Three factors contribute to the dramatic effect of a charcoal portrait by Diane Chilson.
Teasels and Berries (watercolor) is a lovely botanical painting that should inspire artists to explore this unusual and interesting genre.
You can learn a lot about handling color from a paper mosaic.
Enjoying the Sunlight (pastel) by Ida M. Glazier grabs the viewer’s eye for several reasons: good use of light and dark color contrast, a solid composition and excellent use of texture.
No matter how representational or realistic, a painting must be based on an underlying composition of interesting shapes, effective use of contrast, and a path for the eye.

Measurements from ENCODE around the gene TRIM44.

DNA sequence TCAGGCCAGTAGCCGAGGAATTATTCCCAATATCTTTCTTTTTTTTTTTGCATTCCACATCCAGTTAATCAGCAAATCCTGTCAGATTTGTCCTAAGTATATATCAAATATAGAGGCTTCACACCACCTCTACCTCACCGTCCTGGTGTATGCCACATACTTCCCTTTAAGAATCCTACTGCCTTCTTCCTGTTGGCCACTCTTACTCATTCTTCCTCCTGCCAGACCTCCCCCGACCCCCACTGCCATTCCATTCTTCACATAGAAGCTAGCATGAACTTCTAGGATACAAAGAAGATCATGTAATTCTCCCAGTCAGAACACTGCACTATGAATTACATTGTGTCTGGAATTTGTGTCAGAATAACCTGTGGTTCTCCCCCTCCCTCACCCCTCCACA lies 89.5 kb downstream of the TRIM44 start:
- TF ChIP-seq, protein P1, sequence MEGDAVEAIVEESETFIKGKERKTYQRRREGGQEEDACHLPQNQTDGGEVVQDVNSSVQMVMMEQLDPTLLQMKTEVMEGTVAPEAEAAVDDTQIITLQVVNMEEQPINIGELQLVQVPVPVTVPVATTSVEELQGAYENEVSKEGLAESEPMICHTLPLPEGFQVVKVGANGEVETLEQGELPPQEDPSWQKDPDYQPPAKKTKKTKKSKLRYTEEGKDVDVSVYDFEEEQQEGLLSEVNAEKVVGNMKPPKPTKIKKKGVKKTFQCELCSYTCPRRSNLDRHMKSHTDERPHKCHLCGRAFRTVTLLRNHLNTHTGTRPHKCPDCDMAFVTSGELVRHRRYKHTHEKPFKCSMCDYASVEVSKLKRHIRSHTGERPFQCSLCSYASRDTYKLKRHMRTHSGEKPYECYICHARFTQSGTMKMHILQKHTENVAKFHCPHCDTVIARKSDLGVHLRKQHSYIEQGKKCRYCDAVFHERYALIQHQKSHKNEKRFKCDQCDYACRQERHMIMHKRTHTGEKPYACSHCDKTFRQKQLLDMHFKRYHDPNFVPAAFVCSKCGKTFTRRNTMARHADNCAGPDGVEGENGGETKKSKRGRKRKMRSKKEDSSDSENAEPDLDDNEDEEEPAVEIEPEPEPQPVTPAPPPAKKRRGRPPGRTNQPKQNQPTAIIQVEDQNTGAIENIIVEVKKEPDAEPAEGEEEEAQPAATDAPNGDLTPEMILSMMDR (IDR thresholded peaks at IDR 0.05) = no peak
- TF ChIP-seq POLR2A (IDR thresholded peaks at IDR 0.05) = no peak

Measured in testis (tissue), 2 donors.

Learn about an artist/instructor's two basic criteria for analyzing a painting.
How tonal values—like music—create a sense of movement.
Reaching beyond photorealism gives portraits more personality.
Greg Albert, our Art Clinic expert, explains the difference between the concepts of focal point and center of interest in a painting and how they can work together for a stronger work of art.
Try these tips for handling detail in your art.